Self-checkout arrived in the late 1980s at supermarkets. A decade later, it began spreading to big-box chains and drug stores. Now, self-checkout, loved by some and hated by others, has entered discount clothing and department stores.
(KSS) is testing self-checkout stations at a handful of stores. H&M added them at three stores and plans to roll the program out to more than 30 stores by the end of next year. Bed Bath & Beyond
(BBBY) first tried self-checkouts at its flagship in New York City last year and has since added them to several locations. Zara has it at 20 of its largest US stores.
Plus Uniqlo, Primark and other chains have started to roll out self-checkout machines at some of their stores.
These retailers are beginning to adopt self-checkout for a variety of reasons, including labor savings, customer demand and improvements to the technology.
Labor is one of the largest expenses for stores, and they are trying to save money as costs rise and more shoppers buy online. Self-checkout transfers the work of paid employees to unpaid customers.
Self-checkout stations eliminate some of the need for human cashiers, which is why retail unions typically oppose the technology. The number of cashiers in the retail industry is expected to decline by 10% over the next decade, in part due to the rise of self-checkout, according to the Bureau of Labor Statistics.
These stores are also responding to customers who prefer self-checkout and perceive it to be faster and more convenient than checking out through a traditional cashier. Millions of customers used self-checkout for the first time during the Covid-19 pandemic to minimize close interactions with workers and other shoppers, and got accustomed to the technology.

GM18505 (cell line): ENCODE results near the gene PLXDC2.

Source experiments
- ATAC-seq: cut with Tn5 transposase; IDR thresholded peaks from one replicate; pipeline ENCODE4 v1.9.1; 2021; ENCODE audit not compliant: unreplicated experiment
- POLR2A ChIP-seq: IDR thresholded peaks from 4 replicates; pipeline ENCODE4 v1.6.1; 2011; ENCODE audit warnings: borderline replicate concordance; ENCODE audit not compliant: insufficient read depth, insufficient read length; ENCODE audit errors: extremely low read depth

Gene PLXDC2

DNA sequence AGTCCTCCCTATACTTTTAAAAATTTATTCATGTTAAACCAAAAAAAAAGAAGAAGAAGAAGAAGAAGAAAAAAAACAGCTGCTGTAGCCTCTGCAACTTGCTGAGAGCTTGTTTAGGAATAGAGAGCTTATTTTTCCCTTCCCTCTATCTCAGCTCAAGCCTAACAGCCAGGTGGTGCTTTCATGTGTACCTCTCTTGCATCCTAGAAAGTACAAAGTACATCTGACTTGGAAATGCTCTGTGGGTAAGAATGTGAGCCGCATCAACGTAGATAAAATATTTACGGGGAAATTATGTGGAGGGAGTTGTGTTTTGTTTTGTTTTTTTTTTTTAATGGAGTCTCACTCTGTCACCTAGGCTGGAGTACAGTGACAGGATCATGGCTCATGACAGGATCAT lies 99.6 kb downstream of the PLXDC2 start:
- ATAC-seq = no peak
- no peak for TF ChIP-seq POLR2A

But these companies’ attempts to bring self-checkout to stores come with risks, including irritated customers and more shoplifting.
According to a survey last year of 1,000 shoppers, 67% said they’d experienced a failure at a self-checkout lane. Errors at the kiosks are so common that they have even led to dozens of memes and TikTok videos of customers complaining of “unexpected item in the bagging area” alerts.
Customers make honest errors scanning barcodes as well as intentionally steal items at unstaffed self-checkout stands.
“It does present some real challenges,” said Adrian Beck, an emeritus professor at the University of Leicester and retail industry consultant who researches self-checkout. Retail losses are higher at self-checkout stations than at staffed checkout, Beck has found.
Traditionally, clothing and department stores have relied on hard security tags on merchandise to prevent shoplifting. This is a problem for self-checkout: customers aren’t used to removing security tags themselves, and most self-checkout machines aren’t equipped to do so.
To get around this, some apparel stores are using wireless “radio frequency identification” security tags, known as RFID, on merchandise instead of hard tags.
Stores such as Uniqlo have invested in new self-checkout machines that automatically recognize these tags, eliminating the need for customers to scan any products themselves or remove security tags. Customers simply drop their merchandise in a designated box at the self-checkout station and the machine automatically identifies the item and displays the price on a screen.
The spread of self-checkout to budget-oriented clothing and department stores has other impacts, too.
It entrenches a divide in retail where one segment of customers gets better service than others, said Christopher Andrews, a sociologist at Drew University and author of “The Overworked Consumer: Self-Checkouts, Supermarkets and the Do-It-Yourself Economy.”
Although shoppers of all incomes visit these stores, it’s unlikely that luxury brands will have customers do “quasi-forced unpaid work under surveillance,” Andrews said.
“Is this an early glimpse of a future where the affluent get in-person service and the working classes are required to perform free work to get their food and clothing?”